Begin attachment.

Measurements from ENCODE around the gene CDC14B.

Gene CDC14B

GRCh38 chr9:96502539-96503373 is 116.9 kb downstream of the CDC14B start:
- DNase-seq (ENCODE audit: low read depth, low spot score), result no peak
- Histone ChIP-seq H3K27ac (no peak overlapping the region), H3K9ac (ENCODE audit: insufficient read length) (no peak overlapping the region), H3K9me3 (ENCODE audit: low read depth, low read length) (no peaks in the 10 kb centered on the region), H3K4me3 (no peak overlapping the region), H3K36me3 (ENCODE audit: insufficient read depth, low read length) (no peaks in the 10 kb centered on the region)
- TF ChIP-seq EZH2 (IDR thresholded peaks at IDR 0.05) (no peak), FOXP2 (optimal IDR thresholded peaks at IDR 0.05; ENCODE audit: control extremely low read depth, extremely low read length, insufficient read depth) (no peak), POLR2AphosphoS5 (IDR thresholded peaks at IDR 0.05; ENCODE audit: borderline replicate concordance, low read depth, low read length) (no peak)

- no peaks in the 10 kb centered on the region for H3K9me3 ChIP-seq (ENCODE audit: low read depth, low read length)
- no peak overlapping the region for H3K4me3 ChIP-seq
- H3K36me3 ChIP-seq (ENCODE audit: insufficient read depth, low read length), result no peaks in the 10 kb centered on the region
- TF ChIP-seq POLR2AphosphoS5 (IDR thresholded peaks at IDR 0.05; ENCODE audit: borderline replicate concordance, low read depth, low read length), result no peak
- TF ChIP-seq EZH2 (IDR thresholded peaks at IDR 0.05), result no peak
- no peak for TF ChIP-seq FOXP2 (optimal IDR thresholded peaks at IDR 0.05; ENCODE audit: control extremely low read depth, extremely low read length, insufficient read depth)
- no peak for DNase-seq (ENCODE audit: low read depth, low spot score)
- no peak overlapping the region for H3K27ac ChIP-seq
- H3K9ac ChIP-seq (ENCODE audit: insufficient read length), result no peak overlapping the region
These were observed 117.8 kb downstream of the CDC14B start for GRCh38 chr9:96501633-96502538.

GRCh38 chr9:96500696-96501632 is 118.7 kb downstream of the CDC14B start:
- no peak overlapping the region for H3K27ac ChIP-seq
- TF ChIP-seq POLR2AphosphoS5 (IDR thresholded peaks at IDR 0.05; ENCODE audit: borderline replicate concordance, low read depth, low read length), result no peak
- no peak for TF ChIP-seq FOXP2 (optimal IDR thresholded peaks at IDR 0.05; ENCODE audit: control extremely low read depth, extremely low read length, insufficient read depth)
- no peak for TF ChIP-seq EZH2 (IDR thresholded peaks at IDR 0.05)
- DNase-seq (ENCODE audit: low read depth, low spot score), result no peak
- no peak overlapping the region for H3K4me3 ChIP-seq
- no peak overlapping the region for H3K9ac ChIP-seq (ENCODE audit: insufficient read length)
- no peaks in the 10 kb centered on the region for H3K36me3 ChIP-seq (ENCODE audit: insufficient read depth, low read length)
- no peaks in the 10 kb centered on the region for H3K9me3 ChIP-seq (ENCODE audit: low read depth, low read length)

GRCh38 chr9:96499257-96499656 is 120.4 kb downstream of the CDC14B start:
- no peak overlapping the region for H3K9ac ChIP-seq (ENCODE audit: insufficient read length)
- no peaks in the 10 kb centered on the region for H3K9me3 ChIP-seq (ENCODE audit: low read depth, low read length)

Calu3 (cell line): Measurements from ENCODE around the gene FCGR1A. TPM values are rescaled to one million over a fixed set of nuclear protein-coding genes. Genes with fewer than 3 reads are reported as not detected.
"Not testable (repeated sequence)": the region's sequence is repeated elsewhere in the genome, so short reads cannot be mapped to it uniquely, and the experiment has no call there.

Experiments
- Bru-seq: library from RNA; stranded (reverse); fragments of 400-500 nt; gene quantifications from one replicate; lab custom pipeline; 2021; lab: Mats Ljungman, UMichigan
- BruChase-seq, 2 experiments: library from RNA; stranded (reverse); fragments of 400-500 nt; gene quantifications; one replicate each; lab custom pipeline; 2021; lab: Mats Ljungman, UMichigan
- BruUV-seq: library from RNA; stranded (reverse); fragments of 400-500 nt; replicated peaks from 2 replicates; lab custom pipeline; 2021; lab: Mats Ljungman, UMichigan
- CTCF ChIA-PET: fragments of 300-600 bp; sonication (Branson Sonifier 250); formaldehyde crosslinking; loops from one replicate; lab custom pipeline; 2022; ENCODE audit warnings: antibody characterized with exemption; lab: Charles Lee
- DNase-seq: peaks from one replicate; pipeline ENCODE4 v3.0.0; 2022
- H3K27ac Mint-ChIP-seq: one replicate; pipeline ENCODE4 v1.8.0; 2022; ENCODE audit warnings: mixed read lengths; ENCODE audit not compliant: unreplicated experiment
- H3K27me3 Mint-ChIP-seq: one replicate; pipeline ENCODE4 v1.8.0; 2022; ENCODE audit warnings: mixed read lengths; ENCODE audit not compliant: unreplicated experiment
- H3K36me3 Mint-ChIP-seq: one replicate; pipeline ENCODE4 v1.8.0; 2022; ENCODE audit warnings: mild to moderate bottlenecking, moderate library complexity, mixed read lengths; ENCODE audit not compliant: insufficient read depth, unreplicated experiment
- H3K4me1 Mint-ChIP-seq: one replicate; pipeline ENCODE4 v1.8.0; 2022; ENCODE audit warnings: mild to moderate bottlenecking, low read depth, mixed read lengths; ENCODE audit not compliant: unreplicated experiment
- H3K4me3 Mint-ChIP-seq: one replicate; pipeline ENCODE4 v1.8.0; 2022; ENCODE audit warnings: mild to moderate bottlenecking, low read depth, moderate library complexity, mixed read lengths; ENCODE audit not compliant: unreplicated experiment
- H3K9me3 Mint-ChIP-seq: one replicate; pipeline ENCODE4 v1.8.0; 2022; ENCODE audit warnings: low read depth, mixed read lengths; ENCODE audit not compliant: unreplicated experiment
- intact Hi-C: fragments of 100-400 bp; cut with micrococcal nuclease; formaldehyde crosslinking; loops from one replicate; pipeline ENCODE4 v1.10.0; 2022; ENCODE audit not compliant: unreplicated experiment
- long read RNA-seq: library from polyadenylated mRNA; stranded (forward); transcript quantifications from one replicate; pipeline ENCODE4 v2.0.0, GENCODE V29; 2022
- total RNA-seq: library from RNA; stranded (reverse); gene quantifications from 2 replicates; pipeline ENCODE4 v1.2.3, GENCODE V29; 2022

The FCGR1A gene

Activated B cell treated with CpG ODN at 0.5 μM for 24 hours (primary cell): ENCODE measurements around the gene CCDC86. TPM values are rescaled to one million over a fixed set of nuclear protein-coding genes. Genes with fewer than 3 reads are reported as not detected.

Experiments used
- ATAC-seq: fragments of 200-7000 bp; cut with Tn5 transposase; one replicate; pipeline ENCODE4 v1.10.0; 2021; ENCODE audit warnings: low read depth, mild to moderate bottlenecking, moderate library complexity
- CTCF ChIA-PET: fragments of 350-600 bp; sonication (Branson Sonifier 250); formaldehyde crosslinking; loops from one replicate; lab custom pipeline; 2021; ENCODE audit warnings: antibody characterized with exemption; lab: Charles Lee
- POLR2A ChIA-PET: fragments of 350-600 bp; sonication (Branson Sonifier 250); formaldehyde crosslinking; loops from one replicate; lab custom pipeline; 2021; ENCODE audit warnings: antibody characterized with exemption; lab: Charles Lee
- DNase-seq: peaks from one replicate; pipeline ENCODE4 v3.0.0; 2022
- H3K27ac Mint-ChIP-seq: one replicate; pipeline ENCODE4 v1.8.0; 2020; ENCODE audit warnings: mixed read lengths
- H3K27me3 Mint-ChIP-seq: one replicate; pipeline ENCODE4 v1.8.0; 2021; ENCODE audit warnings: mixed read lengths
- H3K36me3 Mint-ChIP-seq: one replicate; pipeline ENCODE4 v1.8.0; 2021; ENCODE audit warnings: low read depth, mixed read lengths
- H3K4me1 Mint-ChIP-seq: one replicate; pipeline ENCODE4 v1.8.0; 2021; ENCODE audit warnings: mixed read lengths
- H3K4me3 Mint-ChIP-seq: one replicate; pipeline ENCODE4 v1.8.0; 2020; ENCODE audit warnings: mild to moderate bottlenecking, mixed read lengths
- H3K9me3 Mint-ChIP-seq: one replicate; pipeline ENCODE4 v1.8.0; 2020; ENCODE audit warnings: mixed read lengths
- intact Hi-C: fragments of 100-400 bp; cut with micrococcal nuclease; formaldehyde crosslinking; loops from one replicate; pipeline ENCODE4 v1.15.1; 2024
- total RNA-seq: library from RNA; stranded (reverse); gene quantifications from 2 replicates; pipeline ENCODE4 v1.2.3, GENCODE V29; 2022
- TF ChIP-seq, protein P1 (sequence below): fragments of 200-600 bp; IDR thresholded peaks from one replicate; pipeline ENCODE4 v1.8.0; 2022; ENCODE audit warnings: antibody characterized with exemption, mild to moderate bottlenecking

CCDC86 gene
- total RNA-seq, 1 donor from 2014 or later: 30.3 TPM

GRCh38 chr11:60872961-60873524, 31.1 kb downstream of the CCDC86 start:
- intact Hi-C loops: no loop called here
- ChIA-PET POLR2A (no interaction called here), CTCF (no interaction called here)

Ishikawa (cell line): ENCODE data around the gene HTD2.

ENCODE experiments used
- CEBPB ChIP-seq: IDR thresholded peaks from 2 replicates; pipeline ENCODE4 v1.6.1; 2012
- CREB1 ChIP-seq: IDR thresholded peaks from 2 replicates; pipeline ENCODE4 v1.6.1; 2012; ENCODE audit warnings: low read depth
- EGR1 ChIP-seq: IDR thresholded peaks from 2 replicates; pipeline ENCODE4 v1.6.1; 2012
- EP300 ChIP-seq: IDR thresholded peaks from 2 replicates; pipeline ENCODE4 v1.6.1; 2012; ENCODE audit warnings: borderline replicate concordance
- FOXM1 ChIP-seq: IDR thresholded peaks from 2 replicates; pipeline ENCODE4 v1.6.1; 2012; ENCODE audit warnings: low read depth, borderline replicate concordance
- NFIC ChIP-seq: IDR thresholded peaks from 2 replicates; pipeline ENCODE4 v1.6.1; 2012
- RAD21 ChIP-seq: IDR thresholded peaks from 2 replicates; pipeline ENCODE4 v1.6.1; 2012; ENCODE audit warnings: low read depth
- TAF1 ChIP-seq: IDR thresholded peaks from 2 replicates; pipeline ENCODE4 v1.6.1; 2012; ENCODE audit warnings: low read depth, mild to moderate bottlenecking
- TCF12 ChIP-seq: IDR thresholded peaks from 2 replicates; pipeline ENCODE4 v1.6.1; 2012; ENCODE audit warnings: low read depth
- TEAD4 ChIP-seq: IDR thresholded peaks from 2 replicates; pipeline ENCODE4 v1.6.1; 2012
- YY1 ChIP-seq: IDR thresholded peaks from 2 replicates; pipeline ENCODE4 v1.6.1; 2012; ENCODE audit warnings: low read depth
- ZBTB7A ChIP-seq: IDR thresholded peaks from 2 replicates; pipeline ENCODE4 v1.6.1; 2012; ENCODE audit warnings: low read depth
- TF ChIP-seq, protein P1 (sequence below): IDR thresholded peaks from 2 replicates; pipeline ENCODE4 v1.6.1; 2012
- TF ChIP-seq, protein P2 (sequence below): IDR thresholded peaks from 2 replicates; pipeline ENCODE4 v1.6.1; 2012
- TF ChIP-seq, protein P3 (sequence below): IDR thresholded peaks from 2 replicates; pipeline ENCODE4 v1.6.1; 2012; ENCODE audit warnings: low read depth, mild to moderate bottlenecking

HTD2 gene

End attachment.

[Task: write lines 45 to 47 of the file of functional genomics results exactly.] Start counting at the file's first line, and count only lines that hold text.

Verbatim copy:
- long read RNA-seq: library from polyadenylated mRNA; stranded (forward); transcript quantifications from one replicate; pipeline ENCODE4 v2.0.0, GENCODE V29; 2022
- total RNA-seq: library from RNA; stranded (reverse); gene quantifications from 2 replicates; pipeline ENCODE4 v1.2.3, GENCODE V29; 2022

The FCGR1A gene